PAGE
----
Harding said she harbors “no hard feelings” toward the coyotes despite the attack on her dog. “They’ve been here before anybody decided to have any houses up there,” she said. “They can live in peace. We just have to be smart about when we choose to walk our animals.”

Anyone who wants to report unusual wildlife behavior or a non-emergency wildlife encounter can contact Dinh at 323-225-9453 or hoang.dinh@lacity.org.

Amanda Schallert is a fourth-year UCLA student and the news editor at the Daily Bruin.

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  1. Put your damn dogs on a leash and they won’t get eaten.

    • AMEN. Keep your dogs on a leash so they’re safe… and so runners and other people are safe from your dogs.

    • I agree with all these people about leashing their animals. It is an undeniable fact that you will have more control over your animal if it is leashed, in addition to training it to obey you. I love dogs but I honestly don’t want to have to make allowances for other people’s off leash dogs. Just yesterday a lady with a large, unleashed dog in Elysian Park asked me to pick up my small dog so her dog wouldn’t attack (come up and try to play roughly in her words.) It’s not anyone’s responsibility but the owner’s to control the dog. The other thing about all these off leash dogs is that they crap everywhere and you see the owners up ahead of them just not “seeing” that their dog took a dump, and therefore not picking it up. We have always had coyotes here in Echo Park and people need to be more aware of that, it is their land too, and don’t let their dogs run wild in the park, or even in their back yards at night.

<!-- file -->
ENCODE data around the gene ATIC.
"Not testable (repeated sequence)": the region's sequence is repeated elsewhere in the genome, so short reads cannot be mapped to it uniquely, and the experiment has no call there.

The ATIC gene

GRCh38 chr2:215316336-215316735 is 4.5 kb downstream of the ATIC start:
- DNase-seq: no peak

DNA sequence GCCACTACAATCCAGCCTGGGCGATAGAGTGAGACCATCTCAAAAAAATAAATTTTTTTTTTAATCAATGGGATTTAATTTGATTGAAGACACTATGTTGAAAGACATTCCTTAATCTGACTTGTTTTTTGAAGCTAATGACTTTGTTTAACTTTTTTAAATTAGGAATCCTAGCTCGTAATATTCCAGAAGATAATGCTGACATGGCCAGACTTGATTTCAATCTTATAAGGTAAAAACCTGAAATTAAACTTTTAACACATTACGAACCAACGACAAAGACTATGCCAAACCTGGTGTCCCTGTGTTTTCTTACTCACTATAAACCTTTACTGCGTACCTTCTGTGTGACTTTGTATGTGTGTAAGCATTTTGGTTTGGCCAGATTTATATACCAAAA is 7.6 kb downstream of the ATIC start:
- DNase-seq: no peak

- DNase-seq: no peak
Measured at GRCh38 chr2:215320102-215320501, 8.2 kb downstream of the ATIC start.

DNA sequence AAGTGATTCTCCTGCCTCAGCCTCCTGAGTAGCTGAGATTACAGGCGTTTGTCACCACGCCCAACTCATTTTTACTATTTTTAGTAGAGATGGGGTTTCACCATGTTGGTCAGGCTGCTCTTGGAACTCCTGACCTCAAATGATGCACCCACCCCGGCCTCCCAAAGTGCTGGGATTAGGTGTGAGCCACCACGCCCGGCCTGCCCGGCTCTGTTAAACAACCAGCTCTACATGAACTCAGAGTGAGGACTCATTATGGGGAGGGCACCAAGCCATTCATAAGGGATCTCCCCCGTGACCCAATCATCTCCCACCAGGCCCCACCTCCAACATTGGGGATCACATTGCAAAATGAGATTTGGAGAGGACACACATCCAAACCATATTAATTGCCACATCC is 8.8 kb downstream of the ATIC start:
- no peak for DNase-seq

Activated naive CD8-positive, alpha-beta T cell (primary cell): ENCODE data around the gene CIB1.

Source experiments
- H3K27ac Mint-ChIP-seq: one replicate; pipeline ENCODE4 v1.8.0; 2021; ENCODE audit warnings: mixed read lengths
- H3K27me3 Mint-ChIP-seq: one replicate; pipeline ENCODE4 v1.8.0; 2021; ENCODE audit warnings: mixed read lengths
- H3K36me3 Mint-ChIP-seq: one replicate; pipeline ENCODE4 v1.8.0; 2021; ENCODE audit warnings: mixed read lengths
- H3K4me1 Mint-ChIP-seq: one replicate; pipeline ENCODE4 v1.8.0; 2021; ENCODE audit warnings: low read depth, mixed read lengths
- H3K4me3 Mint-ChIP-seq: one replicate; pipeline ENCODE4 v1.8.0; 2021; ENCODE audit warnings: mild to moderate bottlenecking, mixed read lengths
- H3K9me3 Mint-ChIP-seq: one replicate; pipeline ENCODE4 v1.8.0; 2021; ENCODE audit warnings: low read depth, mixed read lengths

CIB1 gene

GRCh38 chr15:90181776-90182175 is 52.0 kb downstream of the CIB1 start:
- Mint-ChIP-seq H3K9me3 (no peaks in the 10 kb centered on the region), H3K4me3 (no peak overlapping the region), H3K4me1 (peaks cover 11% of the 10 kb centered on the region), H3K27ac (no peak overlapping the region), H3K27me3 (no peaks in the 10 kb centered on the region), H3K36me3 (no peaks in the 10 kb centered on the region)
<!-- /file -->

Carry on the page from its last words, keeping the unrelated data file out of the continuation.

2. Hey Eastsider, I would love for you to add a safety note to this: “Never let your dog chase a coyote”, is what was left out of this article. A lone coyote will always run back to a pack where their motive is to kill your animal as a team. that’s how they work and survive. And they have always been in Elysian Park, this is not new. Little dogs ,they will grab and run off with, large dogs they make chase, so they can take them out together.

  3. Exactly. Use a leash. I’m sorry to hear about any harm to these dogs but wish owners like these would stop putting their dogs and mine at risk.

  4. How much you want to bet the dog wasn’t on a leash? And please stop using the word “attack”. These aren’t premeditated actions taken by the coyotes. It’s natural. No different than you going out to get a taco. They’re simply hungry and sadly your UNLEASHED dog that gets lead off to the hiding pack can become their food. Is it that hard to LEASH your dog during what everyone knows are essentially coyote times (early morning/evening)? Did I mention LEASHES? LEASH. Oh yeah and one more thing, LEASHES.

    • Harding’s dog was leashed at the time of the attack.

      • Sorry eastsider but I gotta call BS on this one. If her dog were leashed, she would have been “pulled into the woods behind her dog” not “ran after her dog after it had been led off the trail”.

        There is no way that this scenario happened (based on the way it is reported) while the dog was leashed.

        • A leash can easily be pulled out of ones hands by the force of a large dog. Now, perhaps the leash wasn’t wrapped around her wrist a few times. But if she was just holding it – YES – it could easily have been pulled from her.

          • The way it is reported stating “leading him off the trail” doesn’t sound like the leashed dog struggled from it’s owner, at all. Additionally, coyotes are unlikely to come within 6 feet (the length of a leash) of a human. But nice try, Mark. You must be one of these off-leash offenders to be in such defense.

          • Nice try, robit – I’m a cat person. (Indoor only, thank you.)

        • Robit, you must be the woman I saw in the park recently, with three, tiny, unleashed dogs running up ahead of her/you on the trail. When I told her/you that the coyotes were out and hungry this year, she/you got into a big huff, sneered and told me that she/you had lived here for 16 years and didn’t need to listen to me. OK, fine.